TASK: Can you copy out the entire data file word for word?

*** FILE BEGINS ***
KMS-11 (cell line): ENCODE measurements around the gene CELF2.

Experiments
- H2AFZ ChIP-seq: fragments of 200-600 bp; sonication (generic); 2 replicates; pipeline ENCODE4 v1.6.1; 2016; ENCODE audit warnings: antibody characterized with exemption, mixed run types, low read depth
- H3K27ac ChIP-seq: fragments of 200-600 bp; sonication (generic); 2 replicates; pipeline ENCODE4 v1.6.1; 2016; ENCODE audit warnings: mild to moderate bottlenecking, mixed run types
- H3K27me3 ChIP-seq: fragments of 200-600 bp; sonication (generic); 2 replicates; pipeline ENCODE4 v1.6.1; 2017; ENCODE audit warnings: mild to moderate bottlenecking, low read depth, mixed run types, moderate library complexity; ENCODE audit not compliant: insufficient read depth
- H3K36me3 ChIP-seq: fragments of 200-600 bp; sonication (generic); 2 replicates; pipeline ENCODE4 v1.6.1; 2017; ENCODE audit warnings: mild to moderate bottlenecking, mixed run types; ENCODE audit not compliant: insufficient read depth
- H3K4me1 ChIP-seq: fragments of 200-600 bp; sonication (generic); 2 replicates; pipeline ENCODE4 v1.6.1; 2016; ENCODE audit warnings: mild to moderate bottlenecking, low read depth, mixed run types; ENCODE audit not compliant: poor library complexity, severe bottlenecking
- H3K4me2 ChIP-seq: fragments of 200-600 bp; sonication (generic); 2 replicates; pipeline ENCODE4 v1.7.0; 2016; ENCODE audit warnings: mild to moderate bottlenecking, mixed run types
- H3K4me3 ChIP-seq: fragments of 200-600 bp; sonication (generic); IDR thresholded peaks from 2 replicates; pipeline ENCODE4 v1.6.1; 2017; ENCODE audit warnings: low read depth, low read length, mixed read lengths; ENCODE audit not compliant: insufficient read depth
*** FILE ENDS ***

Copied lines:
KMS-11 (cell line): ENCODE measurements around the gene CELF2.

Experiments
- H2AFZ ChIP-seq: fragments of 200-600 bp; sonication (generic); 2 replicates; pipeline ENCODE4 v1.6.1; 2016; ENCODE audit warnings: antibody characterized with exemption, mixed run types, low read depth
- H3K27ac ChIP-seq: fragments of 200-600 bp; sonication (generic); 2 replicates; pipeline ENCODE4 v1.6.1; 2016; ENCODE audit warnings: mild to moderate bottlenecking, mixed run types
- H3K27me3 ChIP-seq: fragments of 200-600 bp; sonication (generic); 2 replicates; pipeline ENCODE4 v1.6.1; 2017; ENCODE audit warnings: mild to moderate bottlenecking, low read depth, mixed run types, moderate library complexity; ENCODE audit not compliant: insufficient read depth
- H3K36me3 ChIP-seq: fragments of 200-600 bp; sonication (generic); 2 replicates; pipeline ENCODE4 v1.6.1; 2017; ENCODE audit warnings: mild to moderate bottlenecking, mixed run types; ENCODE audit not compliant: insufficient read depth
- H3K4me1 ChIP-seq: fragments of 200-600 bp; sonication (generic); 2 replicates; pipeline ENCODE4 v1.6.1; 2016; ENCODE audit warnings: mild to moderate bottlenecking, low read depth, mixed run types; ENCODE audit not compliant: poor library complexity, severe bottlenecking
- H3K4me2 ChIP-seq: fragments of 200-600 bp; sonication (generic); 2 replicates; pipeline ENCODE4 v1.7.0; 2016; ENCODE audit warnings: mild to moderate bottlenecking, mixed run types
- H3K4me3 ChIP-seq: fragments of 200-600 bp; sonication (generic); IDR thresholded peaks from 2 replicates; pipeline ENCODE4 v1.6.1; 2017; ENCODE audit warnings: low read depth, low read length, mixed read lengths; ENCODE audit not compliant: insufficient read depth